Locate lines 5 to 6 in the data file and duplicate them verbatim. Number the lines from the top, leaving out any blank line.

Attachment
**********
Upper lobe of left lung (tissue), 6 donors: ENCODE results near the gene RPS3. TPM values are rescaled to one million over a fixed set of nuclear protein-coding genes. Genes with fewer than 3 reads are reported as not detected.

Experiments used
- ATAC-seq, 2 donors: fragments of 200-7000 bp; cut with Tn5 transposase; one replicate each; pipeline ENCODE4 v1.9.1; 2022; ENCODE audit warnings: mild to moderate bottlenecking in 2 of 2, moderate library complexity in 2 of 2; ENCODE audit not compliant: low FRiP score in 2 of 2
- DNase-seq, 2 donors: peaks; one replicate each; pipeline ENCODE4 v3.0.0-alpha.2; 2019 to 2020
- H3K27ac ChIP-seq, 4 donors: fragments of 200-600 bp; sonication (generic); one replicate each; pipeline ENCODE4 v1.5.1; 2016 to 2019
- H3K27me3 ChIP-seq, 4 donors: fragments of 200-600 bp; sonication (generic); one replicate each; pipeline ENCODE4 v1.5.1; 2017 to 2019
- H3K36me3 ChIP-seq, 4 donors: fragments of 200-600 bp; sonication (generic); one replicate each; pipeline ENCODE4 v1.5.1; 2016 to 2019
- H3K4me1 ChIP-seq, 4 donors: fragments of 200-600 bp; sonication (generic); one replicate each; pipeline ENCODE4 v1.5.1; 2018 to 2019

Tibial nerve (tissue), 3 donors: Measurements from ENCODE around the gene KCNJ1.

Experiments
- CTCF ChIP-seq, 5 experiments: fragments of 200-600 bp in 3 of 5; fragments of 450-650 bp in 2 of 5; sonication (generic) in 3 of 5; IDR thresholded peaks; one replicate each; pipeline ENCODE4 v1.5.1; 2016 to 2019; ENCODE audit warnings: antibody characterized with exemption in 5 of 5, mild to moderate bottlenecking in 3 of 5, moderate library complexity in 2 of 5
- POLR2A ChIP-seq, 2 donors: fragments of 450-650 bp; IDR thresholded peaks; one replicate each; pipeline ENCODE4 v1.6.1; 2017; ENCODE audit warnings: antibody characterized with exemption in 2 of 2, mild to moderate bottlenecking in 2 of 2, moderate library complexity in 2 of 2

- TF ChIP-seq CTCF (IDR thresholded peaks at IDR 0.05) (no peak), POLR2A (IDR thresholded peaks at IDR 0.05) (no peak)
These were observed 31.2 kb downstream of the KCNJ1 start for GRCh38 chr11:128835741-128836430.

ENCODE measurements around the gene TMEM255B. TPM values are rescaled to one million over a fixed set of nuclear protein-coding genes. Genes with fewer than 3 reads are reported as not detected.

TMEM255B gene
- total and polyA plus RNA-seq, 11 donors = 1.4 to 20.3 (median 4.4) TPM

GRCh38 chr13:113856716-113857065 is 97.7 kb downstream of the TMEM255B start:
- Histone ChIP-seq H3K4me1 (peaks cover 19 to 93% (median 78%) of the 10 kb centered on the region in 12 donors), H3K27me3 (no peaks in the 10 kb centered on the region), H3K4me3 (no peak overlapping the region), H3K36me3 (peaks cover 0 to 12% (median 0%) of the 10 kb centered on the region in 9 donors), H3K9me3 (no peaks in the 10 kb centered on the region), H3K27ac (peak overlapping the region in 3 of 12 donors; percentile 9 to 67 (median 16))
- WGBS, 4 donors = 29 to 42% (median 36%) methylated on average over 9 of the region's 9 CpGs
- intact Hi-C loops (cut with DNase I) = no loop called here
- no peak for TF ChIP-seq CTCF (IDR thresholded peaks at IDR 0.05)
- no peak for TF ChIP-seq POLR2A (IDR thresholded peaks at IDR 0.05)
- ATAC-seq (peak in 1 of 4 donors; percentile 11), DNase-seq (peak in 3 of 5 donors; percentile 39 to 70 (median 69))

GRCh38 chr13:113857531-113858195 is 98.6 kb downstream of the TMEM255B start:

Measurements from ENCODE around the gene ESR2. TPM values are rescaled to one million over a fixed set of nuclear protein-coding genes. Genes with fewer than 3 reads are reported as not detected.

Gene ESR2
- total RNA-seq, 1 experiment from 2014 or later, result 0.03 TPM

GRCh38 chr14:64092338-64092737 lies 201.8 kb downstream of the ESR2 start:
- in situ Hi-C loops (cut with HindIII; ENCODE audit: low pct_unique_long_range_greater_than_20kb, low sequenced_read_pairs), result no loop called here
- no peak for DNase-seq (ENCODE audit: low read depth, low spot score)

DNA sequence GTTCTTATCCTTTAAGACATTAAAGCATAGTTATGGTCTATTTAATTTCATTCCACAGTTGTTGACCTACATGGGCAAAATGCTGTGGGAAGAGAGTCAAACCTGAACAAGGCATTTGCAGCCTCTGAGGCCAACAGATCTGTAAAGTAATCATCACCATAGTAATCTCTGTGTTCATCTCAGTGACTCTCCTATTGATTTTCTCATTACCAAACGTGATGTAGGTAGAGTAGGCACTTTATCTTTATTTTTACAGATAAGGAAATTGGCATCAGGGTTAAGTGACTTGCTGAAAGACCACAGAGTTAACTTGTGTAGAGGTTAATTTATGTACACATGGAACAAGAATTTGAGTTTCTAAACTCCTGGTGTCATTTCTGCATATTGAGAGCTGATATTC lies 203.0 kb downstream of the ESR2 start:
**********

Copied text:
- H3K27ac ChIP-seq, 4 donors: fragments of 200-600 bp; sonication (generic); one replicate each; pipeline ENCODE4 v1.5.1; 2016 to 2019
- H3K27me3 ChIP-seq, 4 donors: fragments of 200-600 bp; sonication (generic); one replicate each; pipeline ENCODE4 v1.5.1; 2017 to 2019